Think back to when Piutau was at Wasps, then replaced by Kurtley Beale, and it is no exaggeration to say they were appointment viewing. The counter argument is that star quality does not automatically boost attendances or audiences – though Bristol certainly felt the benefit – and Wasps’ plight is a warning for clubs who shoot for the moon. But there can be no denying the Premiership suffers from a lack of overseas quality. England suffers too, for the gulf in class between club matches and internationals is bigger than it has been for years, as ruthlessly exposed by France at Twickenham where players who prosper in the Premiership were pulverised. As Piutau’s Bristol teammate Ellis Genge said during the Six Nations: “The difference between Premiership and internationals is huge now. It’s not as close as what it was when there was a significantly bigger [salary] cap space for better players to be in the Premiership.”

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Clearly, the financial landscape is playing its part – so, too, the reduced salary cap, as Lam and Genge both noted. Lam speaks from the fortunate position that the Bears are bankrolled by a billionaire, however, and maybe the wider issue here is in what direction the Premiership really wants to head. Because at things stand, there is diminishing appetite for overseas stars such as Piutau as well as England internationals because it is not financially viable for clubs to hold on to Test players who are absent for pretty much half the season.

The saving grace is that the A-list England players, those who are pretty much guaranteed their international match fees of around £25,000 per game, cannot earn significant amounts more abroad, certainly not enough to cover the shortfall in Test appearances given they would be ineligible, and so are for now staying put. But all it takes is one to grasp the nettle, add further pressure on the Rugby Football Union to change its selection criteria and the dam may burst, which is why Jack Willis’s stint at Toulouse is such a significant test case.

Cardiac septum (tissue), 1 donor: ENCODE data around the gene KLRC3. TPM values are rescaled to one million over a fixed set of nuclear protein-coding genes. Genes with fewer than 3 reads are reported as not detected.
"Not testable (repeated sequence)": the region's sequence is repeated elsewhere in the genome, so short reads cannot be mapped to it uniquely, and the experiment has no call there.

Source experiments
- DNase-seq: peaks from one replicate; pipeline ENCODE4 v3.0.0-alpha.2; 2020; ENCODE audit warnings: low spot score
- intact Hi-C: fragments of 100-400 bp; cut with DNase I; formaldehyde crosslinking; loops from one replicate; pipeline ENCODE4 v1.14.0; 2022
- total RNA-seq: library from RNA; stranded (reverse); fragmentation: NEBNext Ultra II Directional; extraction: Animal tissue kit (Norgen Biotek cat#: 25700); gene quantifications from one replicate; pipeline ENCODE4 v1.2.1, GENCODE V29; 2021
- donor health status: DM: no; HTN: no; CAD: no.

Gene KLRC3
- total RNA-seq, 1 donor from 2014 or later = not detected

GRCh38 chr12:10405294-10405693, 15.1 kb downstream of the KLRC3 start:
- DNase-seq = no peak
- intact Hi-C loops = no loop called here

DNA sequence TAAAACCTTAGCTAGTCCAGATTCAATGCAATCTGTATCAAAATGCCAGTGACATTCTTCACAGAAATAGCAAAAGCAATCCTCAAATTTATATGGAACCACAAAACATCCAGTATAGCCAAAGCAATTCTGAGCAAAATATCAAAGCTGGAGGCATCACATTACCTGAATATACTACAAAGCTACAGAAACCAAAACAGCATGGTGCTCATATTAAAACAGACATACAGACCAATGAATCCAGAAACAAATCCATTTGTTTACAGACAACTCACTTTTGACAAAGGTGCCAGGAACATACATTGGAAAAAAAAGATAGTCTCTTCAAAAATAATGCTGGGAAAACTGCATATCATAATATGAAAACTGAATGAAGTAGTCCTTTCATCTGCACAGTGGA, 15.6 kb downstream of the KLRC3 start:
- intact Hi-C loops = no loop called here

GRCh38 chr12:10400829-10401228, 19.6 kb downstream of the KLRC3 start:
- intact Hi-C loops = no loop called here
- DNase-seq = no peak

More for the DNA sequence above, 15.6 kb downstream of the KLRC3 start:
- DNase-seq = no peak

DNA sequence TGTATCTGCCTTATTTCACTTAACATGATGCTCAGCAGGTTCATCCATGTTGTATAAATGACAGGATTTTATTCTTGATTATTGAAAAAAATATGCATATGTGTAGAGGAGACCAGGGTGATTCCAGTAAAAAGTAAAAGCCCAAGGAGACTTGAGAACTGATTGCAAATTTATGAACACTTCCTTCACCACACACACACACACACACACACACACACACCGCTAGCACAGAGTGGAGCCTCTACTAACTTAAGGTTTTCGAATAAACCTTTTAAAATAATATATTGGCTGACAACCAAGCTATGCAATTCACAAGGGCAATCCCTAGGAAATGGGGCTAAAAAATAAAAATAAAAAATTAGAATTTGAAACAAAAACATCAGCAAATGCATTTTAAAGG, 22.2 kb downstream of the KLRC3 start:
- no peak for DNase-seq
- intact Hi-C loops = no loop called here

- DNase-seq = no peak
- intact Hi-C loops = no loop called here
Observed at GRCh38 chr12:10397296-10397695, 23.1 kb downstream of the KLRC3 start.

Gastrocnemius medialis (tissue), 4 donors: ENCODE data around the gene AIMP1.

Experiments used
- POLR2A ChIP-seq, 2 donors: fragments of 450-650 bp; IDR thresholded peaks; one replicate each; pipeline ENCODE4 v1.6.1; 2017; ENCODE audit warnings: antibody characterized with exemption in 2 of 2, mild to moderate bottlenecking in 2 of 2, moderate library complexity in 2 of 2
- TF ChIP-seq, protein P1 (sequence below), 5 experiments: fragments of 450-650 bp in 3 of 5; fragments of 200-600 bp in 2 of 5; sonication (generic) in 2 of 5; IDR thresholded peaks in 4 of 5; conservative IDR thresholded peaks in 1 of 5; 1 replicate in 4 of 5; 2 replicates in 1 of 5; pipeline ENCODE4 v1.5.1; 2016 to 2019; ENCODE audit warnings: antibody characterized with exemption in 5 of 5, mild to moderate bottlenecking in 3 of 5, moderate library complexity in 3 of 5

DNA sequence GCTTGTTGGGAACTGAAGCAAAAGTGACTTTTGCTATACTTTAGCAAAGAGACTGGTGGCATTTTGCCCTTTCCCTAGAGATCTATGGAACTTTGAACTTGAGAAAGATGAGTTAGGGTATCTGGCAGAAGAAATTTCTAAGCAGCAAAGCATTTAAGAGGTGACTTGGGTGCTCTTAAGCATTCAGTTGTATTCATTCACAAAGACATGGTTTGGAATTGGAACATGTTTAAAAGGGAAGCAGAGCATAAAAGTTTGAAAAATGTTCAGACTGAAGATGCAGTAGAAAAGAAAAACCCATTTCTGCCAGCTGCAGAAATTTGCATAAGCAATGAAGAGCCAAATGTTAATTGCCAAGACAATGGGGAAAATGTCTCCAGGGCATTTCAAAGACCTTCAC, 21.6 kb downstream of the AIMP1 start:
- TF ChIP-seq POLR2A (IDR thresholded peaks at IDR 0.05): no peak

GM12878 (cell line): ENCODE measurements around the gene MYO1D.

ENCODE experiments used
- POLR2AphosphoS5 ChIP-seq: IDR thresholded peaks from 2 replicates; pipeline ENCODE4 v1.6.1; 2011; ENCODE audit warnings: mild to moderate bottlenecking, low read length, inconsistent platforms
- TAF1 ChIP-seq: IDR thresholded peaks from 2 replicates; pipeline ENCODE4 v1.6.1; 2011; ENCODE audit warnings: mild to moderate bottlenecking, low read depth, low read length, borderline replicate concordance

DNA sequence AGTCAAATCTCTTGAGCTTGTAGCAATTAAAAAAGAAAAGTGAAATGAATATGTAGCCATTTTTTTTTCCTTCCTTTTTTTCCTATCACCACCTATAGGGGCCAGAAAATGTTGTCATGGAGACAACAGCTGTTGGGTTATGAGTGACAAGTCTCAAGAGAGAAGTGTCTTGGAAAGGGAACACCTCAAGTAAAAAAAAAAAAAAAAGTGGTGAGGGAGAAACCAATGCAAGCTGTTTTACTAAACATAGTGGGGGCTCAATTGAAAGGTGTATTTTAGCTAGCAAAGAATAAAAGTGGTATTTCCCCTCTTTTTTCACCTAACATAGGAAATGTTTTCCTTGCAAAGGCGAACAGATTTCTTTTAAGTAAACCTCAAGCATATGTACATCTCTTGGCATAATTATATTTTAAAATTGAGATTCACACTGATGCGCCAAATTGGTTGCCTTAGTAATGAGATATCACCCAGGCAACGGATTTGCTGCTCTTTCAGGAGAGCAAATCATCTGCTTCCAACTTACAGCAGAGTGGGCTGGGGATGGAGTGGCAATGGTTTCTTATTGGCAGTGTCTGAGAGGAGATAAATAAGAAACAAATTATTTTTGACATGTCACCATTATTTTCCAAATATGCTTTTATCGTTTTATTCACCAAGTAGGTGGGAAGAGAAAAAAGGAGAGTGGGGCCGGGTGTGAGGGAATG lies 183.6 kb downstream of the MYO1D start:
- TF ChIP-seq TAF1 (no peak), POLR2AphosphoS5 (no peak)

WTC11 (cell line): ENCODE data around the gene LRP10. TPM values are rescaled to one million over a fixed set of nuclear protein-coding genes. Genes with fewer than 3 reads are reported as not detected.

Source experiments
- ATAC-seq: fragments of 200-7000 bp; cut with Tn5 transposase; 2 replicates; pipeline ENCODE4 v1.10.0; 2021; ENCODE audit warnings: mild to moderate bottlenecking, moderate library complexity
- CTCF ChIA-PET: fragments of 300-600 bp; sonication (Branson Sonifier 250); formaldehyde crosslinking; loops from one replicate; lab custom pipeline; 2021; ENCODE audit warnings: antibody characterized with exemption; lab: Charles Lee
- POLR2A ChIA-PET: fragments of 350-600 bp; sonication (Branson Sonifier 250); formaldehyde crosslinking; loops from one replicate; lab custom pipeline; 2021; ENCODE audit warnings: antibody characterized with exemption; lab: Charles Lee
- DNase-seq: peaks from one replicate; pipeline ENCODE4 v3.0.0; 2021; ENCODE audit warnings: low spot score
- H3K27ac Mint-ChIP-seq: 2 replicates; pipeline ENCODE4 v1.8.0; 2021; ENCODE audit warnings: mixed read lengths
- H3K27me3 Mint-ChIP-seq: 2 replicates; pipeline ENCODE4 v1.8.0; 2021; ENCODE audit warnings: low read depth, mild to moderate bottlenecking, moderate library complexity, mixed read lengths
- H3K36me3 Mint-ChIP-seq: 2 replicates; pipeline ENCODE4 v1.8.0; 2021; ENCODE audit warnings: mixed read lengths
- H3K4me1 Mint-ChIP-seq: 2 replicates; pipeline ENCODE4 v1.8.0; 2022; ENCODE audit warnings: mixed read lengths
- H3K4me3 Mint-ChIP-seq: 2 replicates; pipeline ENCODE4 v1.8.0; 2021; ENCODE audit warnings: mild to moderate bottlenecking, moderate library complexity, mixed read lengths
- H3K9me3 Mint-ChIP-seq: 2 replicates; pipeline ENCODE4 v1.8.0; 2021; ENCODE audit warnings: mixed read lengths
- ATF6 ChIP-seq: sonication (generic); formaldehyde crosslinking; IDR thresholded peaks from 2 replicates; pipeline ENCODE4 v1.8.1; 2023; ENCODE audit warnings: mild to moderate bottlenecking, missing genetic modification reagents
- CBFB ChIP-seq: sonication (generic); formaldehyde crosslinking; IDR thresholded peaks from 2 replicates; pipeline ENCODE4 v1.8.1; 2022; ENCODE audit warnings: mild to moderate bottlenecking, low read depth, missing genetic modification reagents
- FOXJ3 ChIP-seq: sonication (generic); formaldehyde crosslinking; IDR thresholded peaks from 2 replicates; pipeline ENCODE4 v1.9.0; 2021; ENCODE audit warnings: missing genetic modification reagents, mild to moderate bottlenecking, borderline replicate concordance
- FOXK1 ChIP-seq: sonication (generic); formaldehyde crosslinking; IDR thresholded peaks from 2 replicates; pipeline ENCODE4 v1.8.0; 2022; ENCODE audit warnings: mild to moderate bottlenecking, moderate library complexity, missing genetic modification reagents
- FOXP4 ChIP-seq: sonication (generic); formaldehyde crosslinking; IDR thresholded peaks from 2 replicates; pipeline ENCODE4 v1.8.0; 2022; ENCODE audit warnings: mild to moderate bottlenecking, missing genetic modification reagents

If Premiership clubs do not see the value in overseas stars or England internationals, however, it is both a sorry state of affairs and raises the question of precisely what sort of player is most attractive in the current landscape where the survival of the many is at loggerheads with the ambition of the few? Time will tell then if star signings from overseas become the fashion again – while it is true to say the salary cap will go back up, it will do so against the wishes of a number of clubs. For now though, after Saturday, the era of signing overseas rockstars is over. Enjoy the encore.

The Guardian